Why does my cat attack my dog if he yelps?

My boyfriend accidentally stepped on our dog Alfie's tail and he let out a little yelp. For some reason, our cat Kimi who is usually best friend with Alfie, heard his yelp then full on tried to attack him! Claws, hissing, deep growls, the works! We grabbed a town and tried to quickly swaddle Kimi as the dog was trying to get away from her (he's very submissive and never fights back) but then she attacked us! She ripped my boyfriends hands to bits and he was bleeding a lot.

 She's never like this, ever. But now whenever he yelps (today he walked into a doorframe and as he's a wuss he yelped) she hisses and chases, and attacks him. For a while after she seeks him out and gets angry with him. 

I don't know why she does this so any advice would be brilliant! Thank you :)

  • Brendan M.

    I have the exact same problem.  I have a 4 year old resident male cat (Gato) and a new 4 month old mini schnauzer puppy (Temo).  The first two months were great.  No issues.  The last week has been terrible.   It started when I accidentally stepped on Temo’s tale.  Gato immediately went into Stalker/Killer mode.  Low growl, teeth, claws, low to the ground, and advancing rapidly toward Temo.  I had never seen Gato this way, never in 4 yrs.  Gato then attacked the ever loving shit out of Temo.  Temo was running away and whimpering loudly.  I painfully separated the two to different rooms to cool down.  This happened two more time in the last week, Temo whimpers, and Gato attacks.  All other times the two of them are fine together.  Only when Temo whimpers does Gato attack.  When Gato cannot get to Temo, the aggression is redirected to me, quite painfully.  How can I break the natural instinct (?) in Gato to attack?  

  • Diana S.

    Hi Abby 

    I realize it has been a while since you posted your question  I have been looking on and off for several years to see if anyone else experiences this problem  we have the exact same problem. This has been going on for 9 years and has recently gotten much worse ( I had to go to the hospital this week with 3 severe cat bites).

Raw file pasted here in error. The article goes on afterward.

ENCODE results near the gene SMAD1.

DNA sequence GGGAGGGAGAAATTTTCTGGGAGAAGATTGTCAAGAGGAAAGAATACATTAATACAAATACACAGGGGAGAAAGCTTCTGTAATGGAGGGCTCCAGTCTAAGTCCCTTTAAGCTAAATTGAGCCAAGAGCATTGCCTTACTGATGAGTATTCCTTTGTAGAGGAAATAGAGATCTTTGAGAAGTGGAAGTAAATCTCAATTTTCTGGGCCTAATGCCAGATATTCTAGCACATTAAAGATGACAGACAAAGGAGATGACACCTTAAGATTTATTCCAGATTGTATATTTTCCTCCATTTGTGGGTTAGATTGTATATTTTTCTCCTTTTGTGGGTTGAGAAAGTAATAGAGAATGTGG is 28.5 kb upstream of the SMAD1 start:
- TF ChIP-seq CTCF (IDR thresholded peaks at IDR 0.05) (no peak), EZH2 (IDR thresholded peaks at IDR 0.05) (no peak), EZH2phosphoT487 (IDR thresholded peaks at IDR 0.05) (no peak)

When ever our dog yelps the cat will come running from where ever he is and severely attack the dog, who just cowers and yelps more,  this causes the other cat to come and get involved. The first time this happened the dog was 10 weeks old and the cats were one and a half.

    After this last violent attack we are at our wits end. We went to a vet today who says it may be caused by fear and anxiety, I'm not so sure  it has been going on for 9 years and the cat always comes running even if he is two floors away. The vet has us trying him on antiaxiety medication for 2 weeks  

    We have also had the issue of the cat peeing on the dog's bed and last month he dug a hole right through the carpet in the middle of our bedroom  (he was not locked in the room)  

    Just wondering if you found anything that worked? Did you try desensitization? I'm really done with the cat because I am afraid of now because   You never know when the dog could yelp and start the whole thing going again and as I said the attacks have become more violent. Our 3 kids are distraught at my suggestion to re-home the cat 

  • Abby K.